To the right, one should notice the default option selected is "Local".  From there, select the "Remote" option and enter the IP address (or FQDN) of the remote Syslog aggregate server as follows:

Finally, select "OK" and the stand-alone XenServer (or pool) will update its Syslog configuration, or more specifically, /var/lib/syslog.conf.  The reason for this is so Elastic Syslog can take over the normal duties of Syslog: forwarding messages to the Syslog aggregator accordingly.

For example, once configured, the local /var/log/kern.log file will state:

Sep 18 03:20:27 bucketbox kernel: Kernel logging (proc) stopped.
Sep 18 03:20:27 bucketbox kernel: Kernel log daemon terminating.
Sep 18 03:20:28 bucketbox exiting on signal 15

Certain logs will still continue to record Syslog on the host, so it may be desirable to edit /var/lib/syslog.conf and add comments to lines where a "-/var/log/some_filename" is specified as lines with "@x.x.x.x" dictate to forward to the Syslog aggregator.  As an example, I have marked the lines in bold to show where comments should be added to prevent further logging to the local disk:

# Save boot messages also to boot.log
local7.*             @10.0.0.1
# local7.*         /var/log/boot.log

# Xapi rbac audit log echoes to syslog local6
local6.*             @10.0.0.1
# local6.*         -/var/log/audit.log

# Xapi, xenopsd echo to syslog local5
local5.*             @10.0.0.1
# local5.*         -/var/log/xensource.log

After one - The Administrator - has decided what logs to keep and what logs to forward, Elastic Syslog can be restarted as so the changes take affect by executing:

/etc/init.d/syslog restart

Since Elastic Syslog - a part of XenServer - is being utilized, the init script will ensure that Elastic Syslog is bounced and that it is responsible for handling Syslog forwarding, etc.

 

So, with this - I hope you find it useful and as always: feedback and comments are welcomed!

 

--jkbs | @xenfomation

 

 

 

Recent Comments
Tobias Kreidl
Super nice post, Jesse! One great reason to have logs on more than one server is that if there is ever a security issue, you stan... Read More
Thursday, 18 September 2014 17:12
JK Benedict
I could NOT agree more, Tobias and why I have been testing, experimenting, and really just trying to push the bounds as far as I c... Read More
Saturday, 27 September 2014 08:53
JK Benedict
Thank you, Tobias! Indeed, RSyslog and a base Debian install is my preferred choice for Syslog aggregation due to exactly what yo... Read More
Friday, 19 September 2014 03:08
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XenServer Root Disk Maintenance

The Basis for a Problem

UPDATE 21-MAR-2015: Thanks to feedback from our community, I have added key notes and additional information to this article.

For all that it does, XenServer has a tiny installation footprint: 1.2 GB (roughly).  That is the modern day equivalent of a 1.44" disk, really.  While the installation footprint is tiny, well, so is the "root/boot" partition that the XenServer installer creates: 4GB in size - no more, no less, and don't alter it!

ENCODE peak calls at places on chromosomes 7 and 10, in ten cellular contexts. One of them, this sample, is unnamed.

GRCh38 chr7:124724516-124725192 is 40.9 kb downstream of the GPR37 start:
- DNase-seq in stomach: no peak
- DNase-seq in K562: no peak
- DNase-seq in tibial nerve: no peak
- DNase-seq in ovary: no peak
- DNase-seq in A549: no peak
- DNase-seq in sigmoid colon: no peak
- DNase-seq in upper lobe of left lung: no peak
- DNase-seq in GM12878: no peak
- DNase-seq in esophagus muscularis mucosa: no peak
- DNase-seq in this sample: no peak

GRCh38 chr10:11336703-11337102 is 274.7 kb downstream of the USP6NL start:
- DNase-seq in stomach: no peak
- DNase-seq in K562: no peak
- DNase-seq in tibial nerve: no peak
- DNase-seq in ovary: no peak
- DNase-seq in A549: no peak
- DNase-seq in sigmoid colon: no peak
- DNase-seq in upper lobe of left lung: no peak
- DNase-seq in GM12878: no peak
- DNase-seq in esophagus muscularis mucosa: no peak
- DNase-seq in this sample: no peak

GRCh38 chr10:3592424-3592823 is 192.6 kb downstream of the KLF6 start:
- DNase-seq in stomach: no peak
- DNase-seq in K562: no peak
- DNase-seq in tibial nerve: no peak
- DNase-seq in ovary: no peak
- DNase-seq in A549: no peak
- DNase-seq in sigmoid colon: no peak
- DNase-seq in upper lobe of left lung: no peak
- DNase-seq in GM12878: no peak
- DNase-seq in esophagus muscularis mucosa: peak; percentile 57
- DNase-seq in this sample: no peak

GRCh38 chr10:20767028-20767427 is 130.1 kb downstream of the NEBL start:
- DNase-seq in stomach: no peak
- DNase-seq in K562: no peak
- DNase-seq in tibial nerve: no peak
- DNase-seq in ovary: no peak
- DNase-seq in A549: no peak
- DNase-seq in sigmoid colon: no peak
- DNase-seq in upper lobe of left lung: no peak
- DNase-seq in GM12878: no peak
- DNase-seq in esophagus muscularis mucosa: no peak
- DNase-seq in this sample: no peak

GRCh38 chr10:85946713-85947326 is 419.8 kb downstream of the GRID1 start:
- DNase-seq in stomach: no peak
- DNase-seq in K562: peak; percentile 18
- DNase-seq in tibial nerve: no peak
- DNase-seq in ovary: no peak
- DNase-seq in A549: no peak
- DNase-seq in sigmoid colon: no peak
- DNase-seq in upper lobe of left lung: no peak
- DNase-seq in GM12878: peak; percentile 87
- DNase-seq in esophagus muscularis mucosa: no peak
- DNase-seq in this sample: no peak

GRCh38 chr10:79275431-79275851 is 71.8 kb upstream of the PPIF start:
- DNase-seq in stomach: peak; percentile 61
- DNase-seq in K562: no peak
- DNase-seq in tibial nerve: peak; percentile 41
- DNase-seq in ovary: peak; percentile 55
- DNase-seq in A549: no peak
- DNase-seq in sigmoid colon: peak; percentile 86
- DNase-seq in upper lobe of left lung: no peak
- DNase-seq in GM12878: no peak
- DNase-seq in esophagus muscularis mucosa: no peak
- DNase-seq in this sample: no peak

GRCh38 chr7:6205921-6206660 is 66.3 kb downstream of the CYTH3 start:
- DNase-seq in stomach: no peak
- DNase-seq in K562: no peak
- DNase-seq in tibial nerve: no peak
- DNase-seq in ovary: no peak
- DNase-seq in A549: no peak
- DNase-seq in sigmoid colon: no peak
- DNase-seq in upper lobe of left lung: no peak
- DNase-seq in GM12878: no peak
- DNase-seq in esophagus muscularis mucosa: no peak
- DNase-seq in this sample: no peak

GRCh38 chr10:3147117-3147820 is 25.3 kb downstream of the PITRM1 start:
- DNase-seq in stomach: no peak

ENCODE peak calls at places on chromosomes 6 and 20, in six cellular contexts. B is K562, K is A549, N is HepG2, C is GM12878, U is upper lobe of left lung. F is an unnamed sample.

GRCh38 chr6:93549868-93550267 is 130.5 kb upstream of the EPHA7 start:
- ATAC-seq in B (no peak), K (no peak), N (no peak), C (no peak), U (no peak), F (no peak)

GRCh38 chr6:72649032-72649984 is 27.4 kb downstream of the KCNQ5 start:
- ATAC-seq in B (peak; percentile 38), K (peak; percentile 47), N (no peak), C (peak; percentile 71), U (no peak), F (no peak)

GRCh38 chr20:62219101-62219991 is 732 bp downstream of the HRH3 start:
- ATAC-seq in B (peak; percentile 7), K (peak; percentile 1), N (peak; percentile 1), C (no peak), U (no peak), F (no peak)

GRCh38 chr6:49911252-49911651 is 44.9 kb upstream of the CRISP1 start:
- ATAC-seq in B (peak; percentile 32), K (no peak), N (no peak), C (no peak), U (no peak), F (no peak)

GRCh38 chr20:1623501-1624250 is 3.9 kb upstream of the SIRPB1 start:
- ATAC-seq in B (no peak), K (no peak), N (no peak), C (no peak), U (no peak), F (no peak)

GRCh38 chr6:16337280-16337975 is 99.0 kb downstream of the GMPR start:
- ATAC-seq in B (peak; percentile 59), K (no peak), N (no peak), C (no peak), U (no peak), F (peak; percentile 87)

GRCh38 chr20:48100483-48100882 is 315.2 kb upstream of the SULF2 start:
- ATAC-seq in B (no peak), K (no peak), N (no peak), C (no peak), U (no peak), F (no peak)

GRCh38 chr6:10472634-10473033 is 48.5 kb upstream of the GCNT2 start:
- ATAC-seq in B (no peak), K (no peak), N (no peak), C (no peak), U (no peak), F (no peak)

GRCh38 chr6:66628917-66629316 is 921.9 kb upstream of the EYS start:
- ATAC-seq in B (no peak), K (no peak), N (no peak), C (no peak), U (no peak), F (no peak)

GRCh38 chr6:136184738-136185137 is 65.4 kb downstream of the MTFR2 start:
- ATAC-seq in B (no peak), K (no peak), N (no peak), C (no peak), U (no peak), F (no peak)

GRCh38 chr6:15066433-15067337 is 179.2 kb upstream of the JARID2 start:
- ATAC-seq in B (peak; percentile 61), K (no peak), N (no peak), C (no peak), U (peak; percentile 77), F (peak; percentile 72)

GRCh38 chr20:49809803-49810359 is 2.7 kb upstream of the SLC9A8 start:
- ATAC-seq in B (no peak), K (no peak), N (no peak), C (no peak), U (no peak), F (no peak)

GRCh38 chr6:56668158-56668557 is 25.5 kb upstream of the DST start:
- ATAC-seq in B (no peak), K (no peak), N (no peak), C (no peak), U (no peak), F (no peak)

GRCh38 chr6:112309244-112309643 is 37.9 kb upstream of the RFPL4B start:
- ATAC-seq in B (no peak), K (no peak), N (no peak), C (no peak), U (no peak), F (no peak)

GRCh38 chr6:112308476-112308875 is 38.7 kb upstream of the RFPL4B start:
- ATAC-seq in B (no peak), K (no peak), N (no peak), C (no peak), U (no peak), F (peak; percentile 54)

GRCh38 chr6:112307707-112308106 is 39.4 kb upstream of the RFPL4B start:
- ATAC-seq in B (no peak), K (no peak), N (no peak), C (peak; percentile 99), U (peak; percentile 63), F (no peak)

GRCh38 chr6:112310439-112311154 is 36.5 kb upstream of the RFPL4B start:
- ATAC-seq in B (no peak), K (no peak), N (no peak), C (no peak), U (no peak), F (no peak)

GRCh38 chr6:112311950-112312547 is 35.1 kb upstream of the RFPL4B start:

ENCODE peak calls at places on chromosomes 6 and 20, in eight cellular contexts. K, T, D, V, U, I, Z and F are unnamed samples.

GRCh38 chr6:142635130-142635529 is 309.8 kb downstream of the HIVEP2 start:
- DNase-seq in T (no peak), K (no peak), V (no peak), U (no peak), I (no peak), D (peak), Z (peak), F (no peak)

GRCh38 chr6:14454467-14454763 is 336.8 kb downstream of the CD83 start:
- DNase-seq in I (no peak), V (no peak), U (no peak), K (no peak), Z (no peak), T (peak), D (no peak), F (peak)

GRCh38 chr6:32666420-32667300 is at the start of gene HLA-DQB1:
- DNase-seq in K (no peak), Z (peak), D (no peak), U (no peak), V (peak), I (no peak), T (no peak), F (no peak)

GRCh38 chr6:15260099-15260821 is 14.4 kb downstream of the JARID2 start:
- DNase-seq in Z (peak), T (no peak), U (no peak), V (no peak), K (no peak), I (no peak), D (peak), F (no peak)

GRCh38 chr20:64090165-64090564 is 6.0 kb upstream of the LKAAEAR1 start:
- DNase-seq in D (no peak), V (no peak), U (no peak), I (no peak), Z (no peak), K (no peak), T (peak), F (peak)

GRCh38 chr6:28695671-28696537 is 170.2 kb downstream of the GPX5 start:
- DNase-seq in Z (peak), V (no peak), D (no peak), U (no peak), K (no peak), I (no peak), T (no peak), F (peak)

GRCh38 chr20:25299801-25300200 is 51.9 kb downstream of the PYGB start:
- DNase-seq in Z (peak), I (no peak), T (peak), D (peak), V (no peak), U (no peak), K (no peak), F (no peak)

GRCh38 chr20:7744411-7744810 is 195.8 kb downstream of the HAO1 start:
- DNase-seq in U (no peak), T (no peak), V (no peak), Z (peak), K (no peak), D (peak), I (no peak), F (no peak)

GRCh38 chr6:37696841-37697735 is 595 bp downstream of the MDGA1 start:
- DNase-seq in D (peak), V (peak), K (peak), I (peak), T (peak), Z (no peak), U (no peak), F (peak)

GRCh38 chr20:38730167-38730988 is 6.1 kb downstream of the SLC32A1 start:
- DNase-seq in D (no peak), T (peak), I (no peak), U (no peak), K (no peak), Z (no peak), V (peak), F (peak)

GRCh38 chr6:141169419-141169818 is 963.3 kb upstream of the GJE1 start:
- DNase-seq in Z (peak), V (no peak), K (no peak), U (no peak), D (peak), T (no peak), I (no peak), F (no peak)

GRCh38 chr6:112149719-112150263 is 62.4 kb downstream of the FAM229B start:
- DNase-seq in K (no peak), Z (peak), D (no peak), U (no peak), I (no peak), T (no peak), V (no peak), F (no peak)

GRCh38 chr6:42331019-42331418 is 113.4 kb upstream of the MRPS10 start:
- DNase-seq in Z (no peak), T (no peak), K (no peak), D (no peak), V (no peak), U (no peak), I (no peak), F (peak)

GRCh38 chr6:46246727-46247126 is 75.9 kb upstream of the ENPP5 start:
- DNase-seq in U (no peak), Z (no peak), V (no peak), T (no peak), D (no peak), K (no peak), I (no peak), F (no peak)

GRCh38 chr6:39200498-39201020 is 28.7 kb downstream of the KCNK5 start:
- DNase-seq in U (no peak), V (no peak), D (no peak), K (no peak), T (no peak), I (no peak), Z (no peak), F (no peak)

The same is also true - during the install process - for the secondary partition that XenServer uses for upgrades and backups:

The point is that this amount of space does not facilitate much room for log retention, patch files, and other content.  As such, it is highly important to tune, monitor, and perform clean-up operations on a periodic basis.  Without attention over time all hotfix files, syslog files, temporary log files, and other forms of data can accumulate until the point with which the root disk will become full.

UPDATE: If you are wondering where the swap partition is, wonder no more.  For XenServer, swap is file-based and is instantiated during the boot process of XenServer.  As for the 4GB partitions, never alter the size of these partitions upgrades, etc will re-align the partitions to match upstream XenServer release specifications.

One does not want a XenServer (or any server for that matter) to have a full root disk as this will lead to a full stop of processes as well as virtualization for the full disk will go "read only".  Common symptoms are:

  • VMs appear to be running, but one cannot manage a XenServer host with XenCenter
  • One can ping the XenServer host, but cannot SSH into it
  • If one can SSH into the box, one cannot write or create files: "read only file system" is reported
  • xsconsole can be used, but it returns errors when "actions" are selected

So, while there is a basis for a problem, the following article offers the basis for a solution (with emphasis on regular administration).

Monitoring the Root Disk

Shifting into the first person, I am often asked how I monitor my XenServer root disks.  In short, I utilize tools that are built into XenServer along with my own "Administrative Scripts".  The most basic way to see how much space is available on a XenServer's root disk is to execute the following:

df -h

This command will show you "disk file systems" and the "-h" means "human readable", ie Gigs, Megs, etc.  The output should resemble the following and I have made the line we care about in bold font:

Filesystem            Size  Used Avail Use% Mounted on